This ongoing narrative that he’s only become Conservative in the last few years is completely untrue.

  12. OleDirtyBarrister says:

    Gary Johnson as governor pleased the conservatives in New Mexico, and has something to talk about in putting a blue state with a liberal legislature on a conservative trajectory and improving it. Then Richardson entered office and screwed it up again, which presents an clear contrast for people to examine. He and Mitch Daniels both could be serious candidates based on records. Even Perry has a pretty good record as a governor.

    But Johnson has to be able to run a campaign and get a message out there to be a viable candidate as a party candidate or as an independent. So far, he has not demonstrated any competence as a national candidate, even less than Perry, in fact. Johnson is not ready for prime time either, and has not shown any ability to put together a nucleus and establish serious momentum. Ron Paul would be more trouble as an independent than Johnson simply because he is known by more people and would detract more votes. It could change, but Johnson just has not shown any national campaigning acumen. Just how hard would it have been for him to get on the air with Limbaugh, Hannity, Cunningham, etc., on Fox, on local talk radio in Iowa and NH.

  13. Doug Deal says:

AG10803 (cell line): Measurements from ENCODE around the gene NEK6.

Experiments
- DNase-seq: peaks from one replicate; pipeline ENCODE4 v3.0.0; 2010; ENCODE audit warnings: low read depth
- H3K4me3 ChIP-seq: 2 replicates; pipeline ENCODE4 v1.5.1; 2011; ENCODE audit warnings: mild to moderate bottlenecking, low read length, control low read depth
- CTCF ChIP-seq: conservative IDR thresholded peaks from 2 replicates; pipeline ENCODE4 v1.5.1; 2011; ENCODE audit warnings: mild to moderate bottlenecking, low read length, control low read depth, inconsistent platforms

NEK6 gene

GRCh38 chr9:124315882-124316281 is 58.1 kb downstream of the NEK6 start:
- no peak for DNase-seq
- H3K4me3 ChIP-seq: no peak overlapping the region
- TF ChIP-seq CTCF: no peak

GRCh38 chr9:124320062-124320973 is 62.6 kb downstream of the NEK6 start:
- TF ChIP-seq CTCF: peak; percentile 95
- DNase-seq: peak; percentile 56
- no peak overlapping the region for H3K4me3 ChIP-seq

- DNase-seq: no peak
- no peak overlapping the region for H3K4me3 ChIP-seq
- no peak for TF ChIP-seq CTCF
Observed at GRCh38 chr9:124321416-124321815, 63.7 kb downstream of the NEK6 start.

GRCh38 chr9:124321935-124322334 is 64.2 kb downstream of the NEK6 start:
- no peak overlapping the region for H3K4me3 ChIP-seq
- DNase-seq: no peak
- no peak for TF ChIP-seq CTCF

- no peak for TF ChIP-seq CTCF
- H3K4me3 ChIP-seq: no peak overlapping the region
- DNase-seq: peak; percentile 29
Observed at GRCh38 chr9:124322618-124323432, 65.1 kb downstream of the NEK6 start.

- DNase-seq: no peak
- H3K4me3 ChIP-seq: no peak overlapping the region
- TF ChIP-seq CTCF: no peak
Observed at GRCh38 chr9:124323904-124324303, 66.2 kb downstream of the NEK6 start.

Christianity – n
    1. of, pertaining to, or derived from Jesus Christ or His teachings: a Christian faith.

    2. of, pertaining to, believing in, or belonging to the religion based on the teachings of Jesus Christ: Spain is a Christian country.

    3. of or pertaining to Christians: many Christian deaths in the Crusades.

    4. exhibiting a spirit proper to a follower of Jesus Christ; Christlike: She displayed true Christian charity.

    5. decent; respectable: They gave him a good Christian burial.

    Where does it say in there that it requires the approval of some evangelical preacher to be labeled a Christian? Also, how many of that portion of evangelicals that believe Mormons and even Catholics are not Christians are actually Christians themselves by the real definition (especially #5), instead of the one forged in hatred and bigotry?

    Where did Christ teach one to judge their neighbors while ignoring their own faults? How many can say they display Christ’s charity and brotherly love? How many could be labeled decent?